With the Covid-19 immunisation programme beginning this Saturday, a South Auckland city councillor is warning not enough is being done to combat misinformation.
South Auckland and Pacific leaders are calling for a concerted public information campaign to ensure those most needing the Covid vaccine aren’t put off from getting it.
Auckland councillor Daniel Newman says many people are still questioning the safety and efficacy of the vaccine.
“We have had quite a patchy record when it comes to other vaccinations and I think there will be real issues with the rollout of a Covid vaccination in South Auckland.”
Newman, who’s the Manurewa-Papakura ward councillor, also runs the “Manurewa – Spread the News” community Facebook page and says fallacies about the vaccine are rife.
“My great concern is that due to the misinformation around vaccinations, it will put off the people who are vulnerable and the people who need to access it the most.”
He believes community uptake will be impacted by a lack of “public confidence” in health services along with an “inability to reach all members of the household, due to issues like language barriers and people being isolated”.
And according to Newman, getting vaccinated against deadly viruses could become the “new normal”.
“Every single New Zealander, whether they are high risk or not, needs to get vaccinated as soon as possible and we actually need to normalise this as your patriotic thing for people to do.”
His fellow Auckland council colleague Josephine Bartley, who’s of Samoan descent, mirrors Newman’s sentiments. She was invited to a Pacific leaders online meeting on Wednesday, hosted by the Ministry of Health and the Ministry of Pacific Peoples, and says the plan laid out during the meeting was to make use of churches and Pacific media, but she’s worried whether this will be enough.
“It seems like the plan is at the very early stages,” she says. “But from what I’m hearing, a lot of people aren’t convinced the vaccine is safe, so we really need to settle people’s fears about it. Look at what happened in Samoa, where a small child had the measles vaccine and then died, which then put off a whole lot of people.”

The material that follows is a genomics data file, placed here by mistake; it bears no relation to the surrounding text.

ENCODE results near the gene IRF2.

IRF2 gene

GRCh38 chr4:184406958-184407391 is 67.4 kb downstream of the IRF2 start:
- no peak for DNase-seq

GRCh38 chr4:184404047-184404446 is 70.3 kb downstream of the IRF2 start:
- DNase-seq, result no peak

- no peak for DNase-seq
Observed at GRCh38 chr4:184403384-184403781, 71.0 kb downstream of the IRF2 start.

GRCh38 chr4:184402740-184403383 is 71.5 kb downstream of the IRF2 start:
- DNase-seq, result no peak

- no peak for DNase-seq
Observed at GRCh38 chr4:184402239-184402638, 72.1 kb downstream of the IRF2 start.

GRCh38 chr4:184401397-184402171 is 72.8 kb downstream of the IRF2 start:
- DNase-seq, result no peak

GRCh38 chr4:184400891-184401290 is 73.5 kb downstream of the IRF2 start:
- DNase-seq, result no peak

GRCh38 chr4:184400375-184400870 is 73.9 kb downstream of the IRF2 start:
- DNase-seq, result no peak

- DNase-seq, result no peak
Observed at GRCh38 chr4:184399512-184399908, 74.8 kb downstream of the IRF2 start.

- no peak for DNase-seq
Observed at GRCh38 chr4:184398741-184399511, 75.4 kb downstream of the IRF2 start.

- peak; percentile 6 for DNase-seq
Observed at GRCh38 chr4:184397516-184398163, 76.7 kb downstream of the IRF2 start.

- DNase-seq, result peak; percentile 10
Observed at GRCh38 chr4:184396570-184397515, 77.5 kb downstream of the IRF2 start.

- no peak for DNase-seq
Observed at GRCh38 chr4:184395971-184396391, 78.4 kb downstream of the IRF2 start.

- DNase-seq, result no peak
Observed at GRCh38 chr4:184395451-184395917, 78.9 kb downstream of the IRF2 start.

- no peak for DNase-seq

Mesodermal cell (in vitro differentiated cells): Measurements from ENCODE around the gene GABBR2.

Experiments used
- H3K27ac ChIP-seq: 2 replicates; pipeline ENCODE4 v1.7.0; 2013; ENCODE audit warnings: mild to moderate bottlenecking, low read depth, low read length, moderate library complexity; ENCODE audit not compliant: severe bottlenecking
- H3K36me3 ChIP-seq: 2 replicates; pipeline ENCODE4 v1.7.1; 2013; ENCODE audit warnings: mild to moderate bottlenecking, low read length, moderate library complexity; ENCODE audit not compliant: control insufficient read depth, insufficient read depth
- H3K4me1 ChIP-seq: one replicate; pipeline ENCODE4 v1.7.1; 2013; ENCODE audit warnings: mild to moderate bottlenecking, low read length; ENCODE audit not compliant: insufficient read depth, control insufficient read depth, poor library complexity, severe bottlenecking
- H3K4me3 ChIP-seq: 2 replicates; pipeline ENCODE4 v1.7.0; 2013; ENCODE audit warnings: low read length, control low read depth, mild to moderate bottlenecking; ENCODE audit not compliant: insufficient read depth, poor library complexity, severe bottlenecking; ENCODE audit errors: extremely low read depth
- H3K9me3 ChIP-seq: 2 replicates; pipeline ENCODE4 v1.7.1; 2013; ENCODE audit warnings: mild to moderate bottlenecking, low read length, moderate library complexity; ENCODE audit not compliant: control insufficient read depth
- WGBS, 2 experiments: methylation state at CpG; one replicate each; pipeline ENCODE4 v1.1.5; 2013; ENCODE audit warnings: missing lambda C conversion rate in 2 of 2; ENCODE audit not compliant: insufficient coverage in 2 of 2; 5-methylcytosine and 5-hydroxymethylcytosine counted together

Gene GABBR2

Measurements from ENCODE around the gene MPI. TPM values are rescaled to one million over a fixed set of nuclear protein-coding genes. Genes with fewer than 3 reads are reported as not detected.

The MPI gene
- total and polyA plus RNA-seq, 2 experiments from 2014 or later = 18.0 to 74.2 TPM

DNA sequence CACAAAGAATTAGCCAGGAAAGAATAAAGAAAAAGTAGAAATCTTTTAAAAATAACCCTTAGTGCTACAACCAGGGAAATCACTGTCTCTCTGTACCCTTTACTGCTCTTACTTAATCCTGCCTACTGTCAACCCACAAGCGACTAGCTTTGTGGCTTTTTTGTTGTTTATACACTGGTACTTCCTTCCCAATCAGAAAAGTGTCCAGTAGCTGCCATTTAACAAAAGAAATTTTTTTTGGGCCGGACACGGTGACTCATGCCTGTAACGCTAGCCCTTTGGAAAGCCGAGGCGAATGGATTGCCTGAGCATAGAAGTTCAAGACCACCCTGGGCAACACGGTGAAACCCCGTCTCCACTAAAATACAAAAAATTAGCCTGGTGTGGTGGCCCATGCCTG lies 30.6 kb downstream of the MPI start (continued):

Bartley says primarily connecting with churches is not enough.
“They need a broad approach for how they do their communication and engagement, because not all Pasifika go to church, and there’s been some research that shows numbers are falling for Pacific communities attending church.”
Lotu Fuli is chair of the Ōtara-Papatoetoe Local Board, which covers the region where the latest outbreak was, and she also attended the Pacific leaders’ Zoom call. She says having “superman himself”, director general of health Dr Ashley Bloomfield, on the call was a sign the government is taking the vaccine rollout to Pacific people seriously.
“There were over 500 people on that call, so it’s definitely a good start, and it was good to have Dr Bloomfield there as it gave leaders the confidence that the ‘expert of experts’ was able to answer their questions.
“If the community leaders have the best information then pass that on – either from the pulpit or through their networks – that will ensure the best information gets out there.”
She says the government is getting better at connecting with Pacific communities, as evidenced by the fact that Pacific peoples have the highest per capita rate of getting tested for Covid.
“I was comforted by the targeted Pacific communications strategy that was put in place during the last two lockdowns, using our own languages and channels. There is a loud minority who believe in these conspiracy theories, while the majority do trust the government and will do what’s necessary. My parents were really well-informed during the last two lockdowns because of what was put out on Radio Samoa, and so I’m quietly optimistic that message will come through for the vaccination rollout too.”
The Ministry of Health says a Covid vaccine public information campaign will begin very soon and targeted campaigns aimed at Māori and Pasifika will launch soon after.
“The new campaign has the same look and feel as the Unite against Covid-19 campaign, but uses a purple theme to distinguish the vaccine from the public safety messaging and alert level content that people associate with the yellow,” a ministry spokesperson said in a statement.
“The Māori campaign will begin with a series of videos recognising the collected efforts of iwi and Māori in keeping ‘our people safe and feeling supported’. The Pasifika-focused campaign aims to increase trust and confidence in the Covid-19 vaccines and encourage Pacific people to take advantage of the opportunity to get vaccinated.”
While details of the wider vaccine rollout to the general public are yet to be released, the ministry said a “wide range of opportunities are being explored, from GPs and pop-up centres to large scale events”.
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